Brand names: Hydrocortisone Skin Preparations, Cetacort, Hytone, Nutracort
Hydrocortisone creams and lotions contain a steroid medication that relieves a variety of itchy rashes and inflammatory skin conditions.
When you apply a hydrocortisone cream or lotion, you inevitably absorb some of the medication through your skin and into the bloodstream. Too much absorption can lead to unwanted side effects elsewhere in the body. To keep this problem to a minimum, avoid using large amounts of hydrocortisone over extensive areas, and do not cover it with airtight dressings such as plastic wrap or adhesive bandages unless specifically told to by your doctor.
Use hydrocortisone exactly as directed, and only to treat the condition for which your doctor prescribed it.
Apply the medication directly to the affected area. Hydrocortisone cream and lotion are for use only on the skin. Be careful to keep them out of your eyes.
If you are using hydrocortisone for psoriasis or a condition that has been difficult to cure, your doctor may advise you to use a bandage or covering over the affected area. If an infection develops, remove the bandage and contact your doctor.
Side effects cannot be anticipated. If any develop or change in intensity, inform your doctor as soon as possible. Only your doctor can determine if it is safe for you to continue using hydrocortisone.
Do not use Hydrocortisone if it has ever given you an allergic reaction.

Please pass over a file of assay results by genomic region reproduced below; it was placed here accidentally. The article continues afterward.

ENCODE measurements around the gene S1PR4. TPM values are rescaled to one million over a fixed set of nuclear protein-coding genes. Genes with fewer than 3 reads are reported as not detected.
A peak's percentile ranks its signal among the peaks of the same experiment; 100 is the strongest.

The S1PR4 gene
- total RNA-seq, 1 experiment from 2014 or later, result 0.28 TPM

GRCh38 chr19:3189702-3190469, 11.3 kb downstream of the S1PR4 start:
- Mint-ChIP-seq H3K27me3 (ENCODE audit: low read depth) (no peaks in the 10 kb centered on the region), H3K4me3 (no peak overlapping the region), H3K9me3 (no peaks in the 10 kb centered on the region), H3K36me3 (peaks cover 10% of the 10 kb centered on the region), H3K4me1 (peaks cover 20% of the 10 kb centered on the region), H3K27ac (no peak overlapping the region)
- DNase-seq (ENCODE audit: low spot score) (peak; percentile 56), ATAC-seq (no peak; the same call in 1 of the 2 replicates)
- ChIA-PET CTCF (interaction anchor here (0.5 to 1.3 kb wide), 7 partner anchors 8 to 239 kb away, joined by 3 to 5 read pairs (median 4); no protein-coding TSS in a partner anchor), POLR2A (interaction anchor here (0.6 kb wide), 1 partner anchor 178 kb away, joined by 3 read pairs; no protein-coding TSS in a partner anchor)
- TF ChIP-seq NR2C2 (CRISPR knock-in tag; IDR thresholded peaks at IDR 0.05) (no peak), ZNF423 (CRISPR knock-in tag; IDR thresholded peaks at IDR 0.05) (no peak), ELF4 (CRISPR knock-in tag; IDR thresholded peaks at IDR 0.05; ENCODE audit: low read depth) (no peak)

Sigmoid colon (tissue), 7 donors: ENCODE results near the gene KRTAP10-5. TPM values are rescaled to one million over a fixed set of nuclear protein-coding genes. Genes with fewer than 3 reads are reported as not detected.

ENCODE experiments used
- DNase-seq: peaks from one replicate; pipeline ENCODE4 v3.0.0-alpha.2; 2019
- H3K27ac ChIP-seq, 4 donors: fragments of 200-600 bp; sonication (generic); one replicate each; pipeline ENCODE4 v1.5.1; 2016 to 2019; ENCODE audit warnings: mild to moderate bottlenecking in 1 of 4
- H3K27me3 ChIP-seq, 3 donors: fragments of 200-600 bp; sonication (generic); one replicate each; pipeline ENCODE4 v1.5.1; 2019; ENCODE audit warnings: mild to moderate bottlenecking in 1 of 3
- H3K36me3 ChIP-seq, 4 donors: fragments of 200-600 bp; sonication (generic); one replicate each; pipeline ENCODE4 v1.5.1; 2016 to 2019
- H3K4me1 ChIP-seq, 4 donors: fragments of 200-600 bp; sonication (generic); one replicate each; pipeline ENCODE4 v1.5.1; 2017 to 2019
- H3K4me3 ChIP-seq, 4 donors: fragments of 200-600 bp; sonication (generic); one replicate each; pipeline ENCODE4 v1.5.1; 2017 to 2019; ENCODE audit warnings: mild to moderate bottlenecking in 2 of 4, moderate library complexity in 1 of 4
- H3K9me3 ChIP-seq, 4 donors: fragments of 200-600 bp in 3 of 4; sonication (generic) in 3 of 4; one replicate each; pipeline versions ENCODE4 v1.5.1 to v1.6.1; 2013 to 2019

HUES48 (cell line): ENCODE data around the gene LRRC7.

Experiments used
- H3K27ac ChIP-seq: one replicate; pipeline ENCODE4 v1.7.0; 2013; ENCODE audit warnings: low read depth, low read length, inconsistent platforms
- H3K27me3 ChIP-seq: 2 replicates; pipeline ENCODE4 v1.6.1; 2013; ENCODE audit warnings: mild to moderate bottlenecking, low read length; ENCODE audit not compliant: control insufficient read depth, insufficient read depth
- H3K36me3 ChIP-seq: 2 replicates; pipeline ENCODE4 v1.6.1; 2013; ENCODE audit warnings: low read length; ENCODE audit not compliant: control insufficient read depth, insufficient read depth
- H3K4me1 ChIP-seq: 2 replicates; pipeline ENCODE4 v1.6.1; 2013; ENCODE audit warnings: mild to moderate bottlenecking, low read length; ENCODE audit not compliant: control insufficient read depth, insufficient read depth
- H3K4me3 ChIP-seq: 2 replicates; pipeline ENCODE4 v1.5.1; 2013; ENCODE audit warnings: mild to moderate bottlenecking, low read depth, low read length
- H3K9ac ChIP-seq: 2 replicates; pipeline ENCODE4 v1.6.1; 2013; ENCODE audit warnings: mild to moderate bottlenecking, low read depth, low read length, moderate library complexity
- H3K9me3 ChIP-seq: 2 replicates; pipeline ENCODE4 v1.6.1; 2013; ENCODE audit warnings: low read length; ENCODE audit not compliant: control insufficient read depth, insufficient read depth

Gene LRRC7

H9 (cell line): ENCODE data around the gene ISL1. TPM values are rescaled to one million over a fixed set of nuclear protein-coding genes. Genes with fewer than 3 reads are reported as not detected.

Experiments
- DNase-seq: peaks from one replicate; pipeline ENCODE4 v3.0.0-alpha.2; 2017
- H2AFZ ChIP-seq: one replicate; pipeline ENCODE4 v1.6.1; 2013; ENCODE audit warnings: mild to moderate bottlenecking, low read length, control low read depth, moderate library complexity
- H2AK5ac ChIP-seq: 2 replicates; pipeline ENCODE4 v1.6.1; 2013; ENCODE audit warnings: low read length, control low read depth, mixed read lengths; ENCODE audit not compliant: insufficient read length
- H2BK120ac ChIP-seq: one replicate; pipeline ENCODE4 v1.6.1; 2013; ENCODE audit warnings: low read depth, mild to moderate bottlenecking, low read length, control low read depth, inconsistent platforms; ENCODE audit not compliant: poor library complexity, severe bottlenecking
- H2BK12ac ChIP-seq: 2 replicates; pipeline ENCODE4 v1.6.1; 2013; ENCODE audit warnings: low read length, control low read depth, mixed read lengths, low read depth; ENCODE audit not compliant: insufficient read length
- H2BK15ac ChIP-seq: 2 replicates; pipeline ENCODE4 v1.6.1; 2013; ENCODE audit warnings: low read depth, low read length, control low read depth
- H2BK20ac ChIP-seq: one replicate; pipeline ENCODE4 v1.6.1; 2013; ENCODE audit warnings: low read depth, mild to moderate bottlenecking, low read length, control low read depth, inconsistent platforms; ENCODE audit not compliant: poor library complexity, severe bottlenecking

Avoid covering a treated area with waterproof diapers or plastic pants. They can increase unwanted absorption of hydrocortisone.
If you use Cetacort over large areas of skin for prolonged periods of time—or cover the treated area—the amount of the hormone absorbed into your bloodstream may eventually lead to Cushing's syndrome: a moon-faced appearance, fattened neck and trunk, and purplish streaks on the skin. You can also develop glandular problems or high blood sugar, or show sugar in your urine. Children, because of their relatively larger ratio of skin surface area to body weight, are particularly susceptible to overabsorption of hydrocortisone.
Long-term treatment of children with steroids such as hydrocortisone may interfere with growth and development.
If an irritation develops, stop using the medication and contact your doctor.
No interactions have been reported.
The effects of hydrocortisone during pregnancy have not been adequately studied. If you are pregnant or plan to become pregnant, inform your doctor immediately. It is not known whether Cetacort appears in breast milk in sufficient amounts to affect a nursing baby. To avoid any possible harm to your baby, use hydrocortisone sparingly, and only with your doctor's permission, when breastfeeding.
Apply hydrocortisone cream or lotion to the affected area 2 to 4 times a day, depending on the severity of the condition.
Limit use to the least amount necessary, as directed by your doctor.
Extensive or long-term use can cause Cushing's syndrome (see "Special warnings about Cetacort"), glandular problems, higher than normal amounts of sugar in the blood, and high amounts of sugar in the urine. If you suspect an overdose of hydrocortisone, seek medical treatment immediately.